卓越實證概述 Best Evidence in Brief
Poor literacy skills hold poorer pupils back in science

A report, published by the Education Endowment Foundation and the Royal Society, has reviewed existing studies to identify interventions and teaching approaches that have a positive impact on pupil learning in science, particularly for pupils from disadvantaged backgrounds.

The researchers from the University of Oxford analysed data in the National Pupil Database in England to measure the extent of the gap in the performance between economically disadvantaged pupils and pupils from higher socioeconomic status (SES) backgrounds on national science tests. This analysis confirmed that disadvantaged pupils (pupils who have been entitled to free school meals at least once in the last six years) had much lower scores and made poorer progress in science, at every stage of their school career, than pupils from higher SES backgrounds. The gap, they suggest, first becomes apparent at Key Stage 1 (ages 5–7) and only gets wider throughout primary and secondary school. The gap for science is as wide as it is in English and maths, and grows particularly strongly between the ages of 5–7 and 11–16.

The study also found that the strongest factor affecting pupils’ science scores was how well they understood written texts. According to the report, poor literacy skills affect how well a pupil is able to understand scientific vocabulary and to prepare scientific reports. This suggests that strategies to boost disadvantaged pupils’ reading comprehension could have a positive impact on their achievement in science too. The authors write: “In correlational studies of science learning, the strongest and most consistent predictor of pupils’ scientific attainment has undoubtedly been how literate they are”. They add that there is a “strong relationship” between pupils’ socioeconomic status and their literacy.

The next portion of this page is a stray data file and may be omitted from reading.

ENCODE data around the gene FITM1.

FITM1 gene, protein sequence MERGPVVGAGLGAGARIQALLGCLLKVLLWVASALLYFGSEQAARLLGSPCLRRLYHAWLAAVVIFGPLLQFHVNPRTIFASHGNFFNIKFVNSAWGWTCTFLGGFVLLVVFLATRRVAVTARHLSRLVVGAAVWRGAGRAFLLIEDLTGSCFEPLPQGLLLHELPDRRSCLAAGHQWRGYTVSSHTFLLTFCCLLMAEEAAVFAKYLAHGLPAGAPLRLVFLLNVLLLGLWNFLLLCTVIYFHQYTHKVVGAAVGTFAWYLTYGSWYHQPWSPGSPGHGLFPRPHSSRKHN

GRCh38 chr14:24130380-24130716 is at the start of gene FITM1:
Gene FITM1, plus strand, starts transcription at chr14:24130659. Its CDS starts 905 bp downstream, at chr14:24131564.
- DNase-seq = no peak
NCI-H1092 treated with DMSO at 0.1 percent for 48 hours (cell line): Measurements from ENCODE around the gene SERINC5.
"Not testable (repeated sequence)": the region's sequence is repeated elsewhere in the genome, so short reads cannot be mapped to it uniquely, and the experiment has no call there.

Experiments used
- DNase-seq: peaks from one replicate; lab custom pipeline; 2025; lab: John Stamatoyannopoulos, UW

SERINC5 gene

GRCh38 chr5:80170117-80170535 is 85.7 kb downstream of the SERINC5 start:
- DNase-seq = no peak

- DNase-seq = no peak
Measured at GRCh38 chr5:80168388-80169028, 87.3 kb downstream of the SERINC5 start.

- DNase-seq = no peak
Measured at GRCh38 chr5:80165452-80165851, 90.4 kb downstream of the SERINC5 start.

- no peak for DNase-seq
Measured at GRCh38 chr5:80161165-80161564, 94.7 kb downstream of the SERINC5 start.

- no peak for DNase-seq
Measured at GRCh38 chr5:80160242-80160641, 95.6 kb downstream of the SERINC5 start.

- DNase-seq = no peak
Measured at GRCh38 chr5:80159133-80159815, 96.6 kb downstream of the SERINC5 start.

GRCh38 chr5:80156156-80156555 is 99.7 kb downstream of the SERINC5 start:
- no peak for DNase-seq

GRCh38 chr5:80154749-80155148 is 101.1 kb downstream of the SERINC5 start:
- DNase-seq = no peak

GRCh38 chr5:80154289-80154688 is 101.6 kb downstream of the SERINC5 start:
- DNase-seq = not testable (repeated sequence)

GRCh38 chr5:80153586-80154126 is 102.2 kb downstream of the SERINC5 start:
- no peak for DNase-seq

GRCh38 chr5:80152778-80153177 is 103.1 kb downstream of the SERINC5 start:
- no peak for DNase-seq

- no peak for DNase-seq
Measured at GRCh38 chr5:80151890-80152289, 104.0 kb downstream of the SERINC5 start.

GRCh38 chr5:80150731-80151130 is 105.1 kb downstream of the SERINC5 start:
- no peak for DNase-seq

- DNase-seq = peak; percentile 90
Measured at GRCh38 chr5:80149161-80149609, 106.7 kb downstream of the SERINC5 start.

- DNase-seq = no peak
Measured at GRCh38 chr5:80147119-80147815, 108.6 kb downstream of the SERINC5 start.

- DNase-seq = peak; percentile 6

A study, which we covered in a previous edition of Best Evidence in Brief, found a similar relationship between literacy and science achievement gaps for pupils in US elementary and middle schools.

 

Source: Nunes, T., Bryant, P., Strand, S., Hillier, J., Barros, R., & Miller-Friedmann, J. (2017). Review of SES and Science Learning in Formal Educational Settings. UK: Education Endowment Foundation.… Read the rest

Engaging dads in a parenting intervention improved outcomes

A parenting programme in which fathers engage with their children through reading was found to boost the fathers’ parenting skills while also improving the child’s school readiness and behaviour, according to research published in the Journal of Clinical Child & Adolescent Psychology.

The randomised controlled trial, conducted by Anil Chacko and colleagues, evaluated the effects of Fathers Supporting Success in Preschoolers, an intervention that focuses on integrating parent training with shared book reading to improve outcomes among fathers and their pre-school children. For the study, 126 low-income fathers – the majority of whom spoke Spanish – and their children were recruited across three Head Start centres in New York City. The intervention included eight weekly sessions, each lasting 90 minutes. The effects of the programme on parenting skills, child behaviour and language, and outcomes for fathers including stress and depression were measured before and immediately after participation in the programme. Measures included observations by the researchers using a behavioural coding system that measures the quality of parent-child social interactions, reports from the fathers and standardised assessments of child language.